This recording is part of the Old Time Radio collection.
A response to Mr Armstead
Indeed I remember it well and 40 years ago when these were recorded I was not only youthful, I had hair, and I was a sophomore in college. That name, sophomore, comes from the Greek meaning "wise OTR collector," or the way some people translate it, "wise fools." Indeed, Bob and Ray were wise and had us all laughing like fools. The fact than our OTR friendship can persist these many years later and that our enthusiasm for the work of these two men has only grown, is one of life's marvelous and happy mysteries. I would rush home from class and turn on my Panasonic receiver and start recording on my Sony TC-280 reel deck, the lowest possible model of reel deck still made. I remember trying to hook everything up to a lamp timer and having it fail every single time. So that worked against us -- why I misprioritized my life and decided that studying and having a part time job should take precedence over recording Bob & Ray makes no sense to me now. What was I thinking? I guess I was really a wise fool then too, but so poorly directed. Clearly a youthful indiscretion that I rue to this very day. Yours truly Greybelt (because I'm an old guy who's learning karate)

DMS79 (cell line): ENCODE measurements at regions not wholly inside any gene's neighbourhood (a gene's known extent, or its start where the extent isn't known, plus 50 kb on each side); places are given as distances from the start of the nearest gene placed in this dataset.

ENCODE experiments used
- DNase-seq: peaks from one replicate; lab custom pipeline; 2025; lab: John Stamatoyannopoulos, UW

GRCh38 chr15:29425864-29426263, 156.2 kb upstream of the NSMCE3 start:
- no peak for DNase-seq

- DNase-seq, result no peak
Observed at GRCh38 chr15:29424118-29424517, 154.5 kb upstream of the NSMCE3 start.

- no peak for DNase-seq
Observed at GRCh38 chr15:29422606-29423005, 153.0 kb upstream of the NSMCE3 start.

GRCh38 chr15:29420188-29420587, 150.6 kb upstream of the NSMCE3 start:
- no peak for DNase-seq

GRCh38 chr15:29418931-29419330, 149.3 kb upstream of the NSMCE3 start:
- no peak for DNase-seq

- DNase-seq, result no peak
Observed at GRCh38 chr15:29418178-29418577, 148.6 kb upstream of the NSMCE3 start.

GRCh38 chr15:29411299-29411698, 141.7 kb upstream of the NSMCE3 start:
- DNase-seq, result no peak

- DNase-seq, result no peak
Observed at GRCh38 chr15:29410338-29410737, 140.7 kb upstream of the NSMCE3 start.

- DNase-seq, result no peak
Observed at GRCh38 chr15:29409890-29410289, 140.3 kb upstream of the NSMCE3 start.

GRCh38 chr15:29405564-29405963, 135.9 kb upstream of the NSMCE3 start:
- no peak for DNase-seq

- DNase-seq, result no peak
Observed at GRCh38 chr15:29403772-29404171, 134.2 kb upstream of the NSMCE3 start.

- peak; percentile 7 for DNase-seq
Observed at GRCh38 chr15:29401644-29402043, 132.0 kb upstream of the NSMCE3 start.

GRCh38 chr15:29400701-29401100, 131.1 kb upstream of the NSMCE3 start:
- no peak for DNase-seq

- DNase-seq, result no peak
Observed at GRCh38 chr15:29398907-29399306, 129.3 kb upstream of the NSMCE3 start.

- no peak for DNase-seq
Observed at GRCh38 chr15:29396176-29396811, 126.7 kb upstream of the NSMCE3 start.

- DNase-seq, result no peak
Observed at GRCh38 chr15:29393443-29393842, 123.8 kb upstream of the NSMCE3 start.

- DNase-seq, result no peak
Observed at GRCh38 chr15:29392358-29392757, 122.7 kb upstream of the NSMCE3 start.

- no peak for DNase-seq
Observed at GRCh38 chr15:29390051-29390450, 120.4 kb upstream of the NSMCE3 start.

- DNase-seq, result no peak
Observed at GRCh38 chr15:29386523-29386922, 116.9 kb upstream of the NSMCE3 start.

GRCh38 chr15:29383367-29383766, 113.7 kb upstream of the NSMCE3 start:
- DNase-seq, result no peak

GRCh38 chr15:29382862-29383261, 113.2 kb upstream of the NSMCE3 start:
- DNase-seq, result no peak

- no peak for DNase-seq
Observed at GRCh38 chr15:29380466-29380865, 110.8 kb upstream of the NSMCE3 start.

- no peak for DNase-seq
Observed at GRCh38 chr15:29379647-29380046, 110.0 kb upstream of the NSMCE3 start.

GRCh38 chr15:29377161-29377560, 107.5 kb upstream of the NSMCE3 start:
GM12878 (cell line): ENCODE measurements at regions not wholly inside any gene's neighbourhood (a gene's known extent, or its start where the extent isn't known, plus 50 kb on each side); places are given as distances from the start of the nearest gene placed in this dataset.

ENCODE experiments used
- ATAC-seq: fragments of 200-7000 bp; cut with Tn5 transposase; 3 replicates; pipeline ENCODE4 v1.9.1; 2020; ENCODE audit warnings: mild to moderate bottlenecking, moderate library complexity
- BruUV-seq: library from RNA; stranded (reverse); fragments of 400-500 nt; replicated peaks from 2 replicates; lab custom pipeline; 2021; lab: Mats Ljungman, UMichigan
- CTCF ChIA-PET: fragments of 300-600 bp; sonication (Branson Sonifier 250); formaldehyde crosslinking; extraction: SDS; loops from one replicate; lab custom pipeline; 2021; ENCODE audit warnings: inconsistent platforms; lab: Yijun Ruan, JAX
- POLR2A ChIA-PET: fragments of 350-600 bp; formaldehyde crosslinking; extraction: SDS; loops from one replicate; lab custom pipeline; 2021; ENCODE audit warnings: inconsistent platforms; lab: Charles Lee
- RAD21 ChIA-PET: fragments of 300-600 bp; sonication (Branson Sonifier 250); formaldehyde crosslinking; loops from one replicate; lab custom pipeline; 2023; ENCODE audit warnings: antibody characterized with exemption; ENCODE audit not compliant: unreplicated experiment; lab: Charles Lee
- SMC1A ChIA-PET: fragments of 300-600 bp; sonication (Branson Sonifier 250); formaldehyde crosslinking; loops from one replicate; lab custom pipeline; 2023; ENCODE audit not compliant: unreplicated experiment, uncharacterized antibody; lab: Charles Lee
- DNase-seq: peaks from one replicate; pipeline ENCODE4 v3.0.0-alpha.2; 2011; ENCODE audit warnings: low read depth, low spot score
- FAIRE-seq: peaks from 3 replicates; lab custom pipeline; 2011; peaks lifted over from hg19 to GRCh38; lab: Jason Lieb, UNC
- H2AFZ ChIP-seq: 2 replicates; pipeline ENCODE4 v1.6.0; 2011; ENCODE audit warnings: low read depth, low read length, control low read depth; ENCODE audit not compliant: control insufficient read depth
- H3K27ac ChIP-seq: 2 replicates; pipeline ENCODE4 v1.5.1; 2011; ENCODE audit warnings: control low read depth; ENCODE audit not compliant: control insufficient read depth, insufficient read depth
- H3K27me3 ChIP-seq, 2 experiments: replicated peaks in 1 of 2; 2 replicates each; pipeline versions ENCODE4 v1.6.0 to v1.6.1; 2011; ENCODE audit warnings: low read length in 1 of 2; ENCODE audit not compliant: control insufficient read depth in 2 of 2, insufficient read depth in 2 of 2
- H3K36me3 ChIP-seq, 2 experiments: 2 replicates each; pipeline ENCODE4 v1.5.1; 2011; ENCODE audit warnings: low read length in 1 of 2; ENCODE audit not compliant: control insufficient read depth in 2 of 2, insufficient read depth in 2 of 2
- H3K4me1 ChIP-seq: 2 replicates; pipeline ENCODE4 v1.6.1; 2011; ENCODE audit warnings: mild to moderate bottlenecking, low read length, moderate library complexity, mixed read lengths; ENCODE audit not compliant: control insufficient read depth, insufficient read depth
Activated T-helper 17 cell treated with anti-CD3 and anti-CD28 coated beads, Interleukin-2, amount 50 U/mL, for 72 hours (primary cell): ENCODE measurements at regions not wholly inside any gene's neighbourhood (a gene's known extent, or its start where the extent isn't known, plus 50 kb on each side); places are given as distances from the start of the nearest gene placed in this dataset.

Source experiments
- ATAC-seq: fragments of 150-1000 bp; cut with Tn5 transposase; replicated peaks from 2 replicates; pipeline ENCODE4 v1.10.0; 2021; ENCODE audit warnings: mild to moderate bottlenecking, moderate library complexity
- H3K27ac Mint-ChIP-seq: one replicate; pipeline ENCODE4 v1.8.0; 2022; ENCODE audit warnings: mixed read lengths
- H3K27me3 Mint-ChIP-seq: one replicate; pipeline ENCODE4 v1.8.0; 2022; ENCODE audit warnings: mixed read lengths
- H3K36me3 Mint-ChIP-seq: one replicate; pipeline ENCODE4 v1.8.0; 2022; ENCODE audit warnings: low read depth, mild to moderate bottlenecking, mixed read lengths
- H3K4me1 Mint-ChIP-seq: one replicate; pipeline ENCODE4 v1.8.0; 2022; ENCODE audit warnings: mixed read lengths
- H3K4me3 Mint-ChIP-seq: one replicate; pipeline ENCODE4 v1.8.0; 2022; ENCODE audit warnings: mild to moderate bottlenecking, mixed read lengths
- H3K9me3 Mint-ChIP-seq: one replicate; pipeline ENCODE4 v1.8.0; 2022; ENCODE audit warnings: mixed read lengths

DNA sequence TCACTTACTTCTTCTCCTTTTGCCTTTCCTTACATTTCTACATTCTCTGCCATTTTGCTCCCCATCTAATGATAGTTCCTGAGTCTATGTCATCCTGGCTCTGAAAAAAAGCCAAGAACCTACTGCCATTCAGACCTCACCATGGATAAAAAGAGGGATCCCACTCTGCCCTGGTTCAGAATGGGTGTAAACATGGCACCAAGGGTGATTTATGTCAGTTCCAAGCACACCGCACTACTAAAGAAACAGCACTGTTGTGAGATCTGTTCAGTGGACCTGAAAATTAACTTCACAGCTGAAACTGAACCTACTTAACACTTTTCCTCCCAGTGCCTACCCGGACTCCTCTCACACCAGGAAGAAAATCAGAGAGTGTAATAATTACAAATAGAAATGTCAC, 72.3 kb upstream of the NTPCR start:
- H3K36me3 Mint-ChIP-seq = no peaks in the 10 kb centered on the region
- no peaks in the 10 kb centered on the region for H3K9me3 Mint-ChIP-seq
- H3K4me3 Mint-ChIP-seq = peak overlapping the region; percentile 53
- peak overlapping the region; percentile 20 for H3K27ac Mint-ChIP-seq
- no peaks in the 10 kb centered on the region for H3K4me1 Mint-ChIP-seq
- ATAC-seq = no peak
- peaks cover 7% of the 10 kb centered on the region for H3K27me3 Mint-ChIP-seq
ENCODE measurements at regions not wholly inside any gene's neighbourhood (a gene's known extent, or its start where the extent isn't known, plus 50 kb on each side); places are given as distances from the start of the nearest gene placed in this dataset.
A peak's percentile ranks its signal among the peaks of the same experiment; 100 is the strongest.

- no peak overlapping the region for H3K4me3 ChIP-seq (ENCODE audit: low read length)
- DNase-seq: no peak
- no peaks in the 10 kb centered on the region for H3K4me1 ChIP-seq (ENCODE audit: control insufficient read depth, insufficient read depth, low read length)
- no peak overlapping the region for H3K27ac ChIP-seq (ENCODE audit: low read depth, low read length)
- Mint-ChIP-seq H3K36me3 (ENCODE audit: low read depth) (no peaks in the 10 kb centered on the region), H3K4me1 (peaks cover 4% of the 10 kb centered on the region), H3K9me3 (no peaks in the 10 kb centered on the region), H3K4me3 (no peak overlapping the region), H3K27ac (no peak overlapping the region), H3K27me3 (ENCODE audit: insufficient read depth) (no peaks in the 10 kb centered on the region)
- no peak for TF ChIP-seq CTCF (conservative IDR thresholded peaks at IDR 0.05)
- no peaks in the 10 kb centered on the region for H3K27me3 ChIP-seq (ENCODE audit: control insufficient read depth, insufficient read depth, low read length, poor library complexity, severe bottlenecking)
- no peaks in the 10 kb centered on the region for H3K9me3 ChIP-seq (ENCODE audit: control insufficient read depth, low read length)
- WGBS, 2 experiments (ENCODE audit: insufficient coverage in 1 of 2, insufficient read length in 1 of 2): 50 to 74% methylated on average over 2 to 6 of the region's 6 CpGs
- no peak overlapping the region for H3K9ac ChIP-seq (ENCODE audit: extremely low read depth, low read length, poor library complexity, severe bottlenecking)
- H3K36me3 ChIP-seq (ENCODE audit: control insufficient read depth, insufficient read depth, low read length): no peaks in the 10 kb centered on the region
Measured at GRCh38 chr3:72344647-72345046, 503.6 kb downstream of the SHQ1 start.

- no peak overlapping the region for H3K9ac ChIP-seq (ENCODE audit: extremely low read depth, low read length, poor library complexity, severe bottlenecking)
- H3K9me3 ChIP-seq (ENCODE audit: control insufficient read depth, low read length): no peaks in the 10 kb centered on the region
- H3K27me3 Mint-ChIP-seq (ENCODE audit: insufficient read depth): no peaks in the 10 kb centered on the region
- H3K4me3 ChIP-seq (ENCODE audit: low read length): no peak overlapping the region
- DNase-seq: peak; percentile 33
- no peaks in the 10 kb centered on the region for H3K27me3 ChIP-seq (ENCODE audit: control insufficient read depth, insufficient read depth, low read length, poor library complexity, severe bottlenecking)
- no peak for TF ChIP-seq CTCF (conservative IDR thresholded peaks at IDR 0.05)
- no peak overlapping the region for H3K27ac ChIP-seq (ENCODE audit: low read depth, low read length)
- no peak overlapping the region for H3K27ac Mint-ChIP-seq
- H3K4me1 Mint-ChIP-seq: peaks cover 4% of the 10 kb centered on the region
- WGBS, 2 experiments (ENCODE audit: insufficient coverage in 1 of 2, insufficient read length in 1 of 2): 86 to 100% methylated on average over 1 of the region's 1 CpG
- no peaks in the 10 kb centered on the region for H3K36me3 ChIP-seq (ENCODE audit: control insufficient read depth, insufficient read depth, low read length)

The mastering is good for B & R material. I cannot tolerate people who post before the file is ready An important file than can barely be heard can often be restored to a much better condition. Digital audio editors are cheap and common. Sound Forge is my choice, but with plug-ins, it may cost a tad more than people can afford. SF requires a knowledge of audio and mastering, but if you want to get the most out of your records and tapes, it is the best choice. Dedicated products like CEDAR cost many time more. This is a great find.